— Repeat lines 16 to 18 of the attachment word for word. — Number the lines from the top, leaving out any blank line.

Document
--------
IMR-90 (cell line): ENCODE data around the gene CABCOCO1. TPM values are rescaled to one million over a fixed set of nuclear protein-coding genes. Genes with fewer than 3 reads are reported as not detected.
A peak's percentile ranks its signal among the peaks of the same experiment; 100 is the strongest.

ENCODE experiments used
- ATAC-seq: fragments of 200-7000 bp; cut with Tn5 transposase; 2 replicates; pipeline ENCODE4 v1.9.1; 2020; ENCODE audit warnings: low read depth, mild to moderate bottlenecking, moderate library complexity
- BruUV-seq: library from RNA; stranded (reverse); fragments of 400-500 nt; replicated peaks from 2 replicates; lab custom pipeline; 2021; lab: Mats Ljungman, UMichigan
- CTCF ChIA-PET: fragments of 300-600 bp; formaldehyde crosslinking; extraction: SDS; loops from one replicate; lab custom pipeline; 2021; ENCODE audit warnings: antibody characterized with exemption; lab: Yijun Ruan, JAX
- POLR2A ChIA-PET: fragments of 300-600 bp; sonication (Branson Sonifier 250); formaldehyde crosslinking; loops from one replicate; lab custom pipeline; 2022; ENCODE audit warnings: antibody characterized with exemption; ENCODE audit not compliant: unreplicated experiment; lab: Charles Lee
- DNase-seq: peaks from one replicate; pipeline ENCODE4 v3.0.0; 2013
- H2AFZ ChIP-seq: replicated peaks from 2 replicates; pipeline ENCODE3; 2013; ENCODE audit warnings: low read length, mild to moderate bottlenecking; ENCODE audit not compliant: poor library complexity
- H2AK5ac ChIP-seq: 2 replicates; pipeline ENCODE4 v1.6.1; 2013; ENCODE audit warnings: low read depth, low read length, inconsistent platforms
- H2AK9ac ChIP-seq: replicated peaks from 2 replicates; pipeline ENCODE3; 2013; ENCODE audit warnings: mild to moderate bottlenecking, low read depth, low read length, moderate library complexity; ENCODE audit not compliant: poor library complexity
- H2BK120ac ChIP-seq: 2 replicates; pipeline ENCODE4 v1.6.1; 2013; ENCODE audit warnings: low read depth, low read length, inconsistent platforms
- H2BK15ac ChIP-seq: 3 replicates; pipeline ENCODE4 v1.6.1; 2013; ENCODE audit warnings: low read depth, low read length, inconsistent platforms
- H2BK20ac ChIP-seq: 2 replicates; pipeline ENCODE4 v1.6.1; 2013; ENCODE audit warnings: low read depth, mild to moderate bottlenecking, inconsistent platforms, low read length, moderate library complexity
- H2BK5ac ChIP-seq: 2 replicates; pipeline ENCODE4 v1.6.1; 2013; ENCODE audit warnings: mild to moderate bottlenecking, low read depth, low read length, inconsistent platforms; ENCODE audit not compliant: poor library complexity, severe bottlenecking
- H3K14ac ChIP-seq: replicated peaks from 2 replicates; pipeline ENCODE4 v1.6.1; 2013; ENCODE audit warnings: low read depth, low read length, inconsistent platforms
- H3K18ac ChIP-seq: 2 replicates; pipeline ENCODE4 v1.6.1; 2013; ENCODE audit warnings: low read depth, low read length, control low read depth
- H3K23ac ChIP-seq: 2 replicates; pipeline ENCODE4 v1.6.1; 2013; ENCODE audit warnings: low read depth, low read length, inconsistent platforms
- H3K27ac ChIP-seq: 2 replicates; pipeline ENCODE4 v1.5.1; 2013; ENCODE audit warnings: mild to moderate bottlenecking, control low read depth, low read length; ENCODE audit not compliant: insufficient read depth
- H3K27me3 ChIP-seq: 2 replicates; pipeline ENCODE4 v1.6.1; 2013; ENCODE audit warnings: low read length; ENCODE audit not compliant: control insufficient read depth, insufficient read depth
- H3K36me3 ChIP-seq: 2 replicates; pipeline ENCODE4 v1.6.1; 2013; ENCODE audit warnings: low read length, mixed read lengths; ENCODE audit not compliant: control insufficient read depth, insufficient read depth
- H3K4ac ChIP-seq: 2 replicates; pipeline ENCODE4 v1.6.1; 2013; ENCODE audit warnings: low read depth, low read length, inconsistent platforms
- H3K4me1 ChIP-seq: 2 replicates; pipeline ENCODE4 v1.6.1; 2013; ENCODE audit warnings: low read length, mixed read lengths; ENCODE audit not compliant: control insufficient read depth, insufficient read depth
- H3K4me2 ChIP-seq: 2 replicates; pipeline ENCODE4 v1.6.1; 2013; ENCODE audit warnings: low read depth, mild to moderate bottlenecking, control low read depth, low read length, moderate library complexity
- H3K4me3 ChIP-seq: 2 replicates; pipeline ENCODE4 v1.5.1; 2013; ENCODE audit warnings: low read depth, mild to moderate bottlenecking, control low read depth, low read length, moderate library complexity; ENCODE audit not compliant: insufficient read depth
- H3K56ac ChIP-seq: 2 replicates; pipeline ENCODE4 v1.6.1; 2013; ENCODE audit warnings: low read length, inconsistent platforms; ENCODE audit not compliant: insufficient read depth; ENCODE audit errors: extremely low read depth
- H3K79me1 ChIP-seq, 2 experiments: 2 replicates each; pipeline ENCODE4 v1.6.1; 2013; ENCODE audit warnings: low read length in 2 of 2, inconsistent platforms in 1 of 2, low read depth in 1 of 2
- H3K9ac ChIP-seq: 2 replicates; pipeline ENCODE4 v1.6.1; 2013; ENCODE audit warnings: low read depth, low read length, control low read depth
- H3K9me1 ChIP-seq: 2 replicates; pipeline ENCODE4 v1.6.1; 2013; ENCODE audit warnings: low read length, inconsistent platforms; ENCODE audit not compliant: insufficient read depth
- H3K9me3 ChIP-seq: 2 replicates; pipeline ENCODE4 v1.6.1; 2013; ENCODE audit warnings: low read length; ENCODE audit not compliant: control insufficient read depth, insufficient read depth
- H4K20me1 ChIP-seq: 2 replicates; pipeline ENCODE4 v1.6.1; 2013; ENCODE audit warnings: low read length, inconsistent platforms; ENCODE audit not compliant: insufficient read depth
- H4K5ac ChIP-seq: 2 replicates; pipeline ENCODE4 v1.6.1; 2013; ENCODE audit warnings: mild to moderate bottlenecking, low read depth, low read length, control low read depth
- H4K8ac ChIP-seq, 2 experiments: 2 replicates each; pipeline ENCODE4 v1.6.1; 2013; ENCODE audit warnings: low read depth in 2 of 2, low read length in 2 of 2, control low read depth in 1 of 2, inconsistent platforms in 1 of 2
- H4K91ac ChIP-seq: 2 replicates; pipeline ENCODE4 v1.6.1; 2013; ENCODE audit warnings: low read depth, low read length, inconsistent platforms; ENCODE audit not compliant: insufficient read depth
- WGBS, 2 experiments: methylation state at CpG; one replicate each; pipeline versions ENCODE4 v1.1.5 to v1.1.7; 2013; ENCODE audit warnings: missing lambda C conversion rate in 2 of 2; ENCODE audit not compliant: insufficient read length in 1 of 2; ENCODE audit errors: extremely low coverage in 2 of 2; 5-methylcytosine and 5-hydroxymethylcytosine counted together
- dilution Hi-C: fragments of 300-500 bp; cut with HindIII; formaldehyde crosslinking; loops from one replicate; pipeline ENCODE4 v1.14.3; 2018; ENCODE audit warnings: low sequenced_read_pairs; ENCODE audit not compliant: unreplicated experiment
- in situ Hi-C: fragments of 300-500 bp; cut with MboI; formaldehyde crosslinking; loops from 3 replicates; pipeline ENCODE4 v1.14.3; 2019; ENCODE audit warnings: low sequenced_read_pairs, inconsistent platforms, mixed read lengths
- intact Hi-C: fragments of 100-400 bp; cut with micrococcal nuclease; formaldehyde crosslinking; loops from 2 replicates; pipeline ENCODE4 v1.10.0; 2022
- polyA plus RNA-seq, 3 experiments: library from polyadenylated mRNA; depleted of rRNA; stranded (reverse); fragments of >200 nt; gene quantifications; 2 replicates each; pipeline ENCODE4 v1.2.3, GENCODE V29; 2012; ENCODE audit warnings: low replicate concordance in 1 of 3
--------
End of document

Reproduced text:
- H3K14ac ChIP-seq: replicated peaks from 2 replicates; pipeline ENCODE4 v1.6.1; 2013; ENCODE audit warnings: low read depth, low read length, inconsistent platforms
- H3K18ac ChIP-seq: 2 replicates; pipeline ENCODE4 v1.6.1; 2013; ENCODE audit warnings: low read depth, low read length, control low read depth
- H3K23ac ChIP-seq: 2 replicates; pipeline ENCODE4 v1.6.1; 2013; ENCODE audit warnings: low read depth, low read length, inconsistent platforms